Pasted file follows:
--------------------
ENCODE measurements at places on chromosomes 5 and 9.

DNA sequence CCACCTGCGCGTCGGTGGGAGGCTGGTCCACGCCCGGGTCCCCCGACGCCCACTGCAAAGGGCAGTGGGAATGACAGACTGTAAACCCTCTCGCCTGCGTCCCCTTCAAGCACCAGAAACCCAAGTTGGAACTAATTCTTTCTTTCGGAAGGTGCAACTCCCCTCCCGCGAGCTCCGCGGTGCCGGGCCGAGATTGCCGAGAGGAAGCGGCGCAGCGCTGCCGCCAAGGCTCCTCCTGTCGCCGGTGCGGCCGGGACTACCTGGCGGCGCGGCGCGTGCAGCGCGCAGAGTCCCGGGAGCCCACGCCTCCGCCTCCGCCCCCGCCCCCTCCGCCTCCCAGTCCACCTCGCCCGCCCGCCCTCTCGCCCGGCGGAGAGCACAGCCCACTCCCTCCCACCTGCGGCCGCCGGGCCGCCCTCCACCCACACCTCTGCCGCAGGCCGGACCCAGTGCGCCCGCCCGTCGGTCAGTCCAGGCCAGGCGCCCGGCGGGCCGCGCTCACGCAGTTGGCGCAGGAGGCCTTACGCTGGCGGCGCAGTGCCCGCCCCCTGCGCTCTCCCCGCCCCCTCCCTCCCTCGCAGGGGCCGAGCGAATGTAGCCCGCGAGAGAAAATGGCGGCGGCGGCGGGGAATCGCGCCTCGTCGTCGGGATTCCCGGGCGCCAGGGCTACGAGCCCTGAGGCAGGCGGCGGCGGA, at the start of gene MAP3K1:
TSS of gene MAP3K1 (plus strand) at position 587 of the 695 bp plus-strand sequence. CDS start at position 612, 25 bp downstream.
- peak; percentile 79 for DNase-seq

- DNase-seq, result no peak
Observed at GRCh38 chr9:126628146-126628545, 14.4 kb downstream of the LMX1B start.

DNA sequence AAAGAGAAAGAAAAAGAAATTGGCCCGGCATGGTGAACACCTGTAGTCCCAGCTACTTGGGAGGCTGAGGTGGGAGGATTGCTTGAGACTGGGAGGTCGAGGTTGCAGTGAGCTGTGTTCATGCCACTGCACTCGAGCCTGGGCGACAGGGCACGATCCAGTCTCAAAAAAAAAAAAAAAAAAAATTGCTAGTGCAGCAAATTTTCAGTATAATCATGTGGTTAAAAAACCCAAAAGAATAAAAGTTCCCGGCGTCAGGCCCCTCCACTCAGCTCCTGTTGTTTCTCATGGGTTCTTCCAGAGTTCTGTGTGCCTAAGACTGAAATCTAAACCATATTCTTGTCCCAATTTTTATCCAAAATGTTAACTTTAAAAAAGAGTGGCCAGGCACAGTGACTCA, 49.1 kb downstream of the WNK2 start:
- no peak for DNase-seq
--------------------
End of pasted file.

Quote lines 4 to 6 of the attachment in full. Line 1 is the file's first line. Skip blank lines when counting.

- peak; percentile 79 for DNase-seq

- DNase-seq, result no peak
Observed at GRCh38 chr9:126628146-126628545, 14.4 kb downstream of the LMX1B start.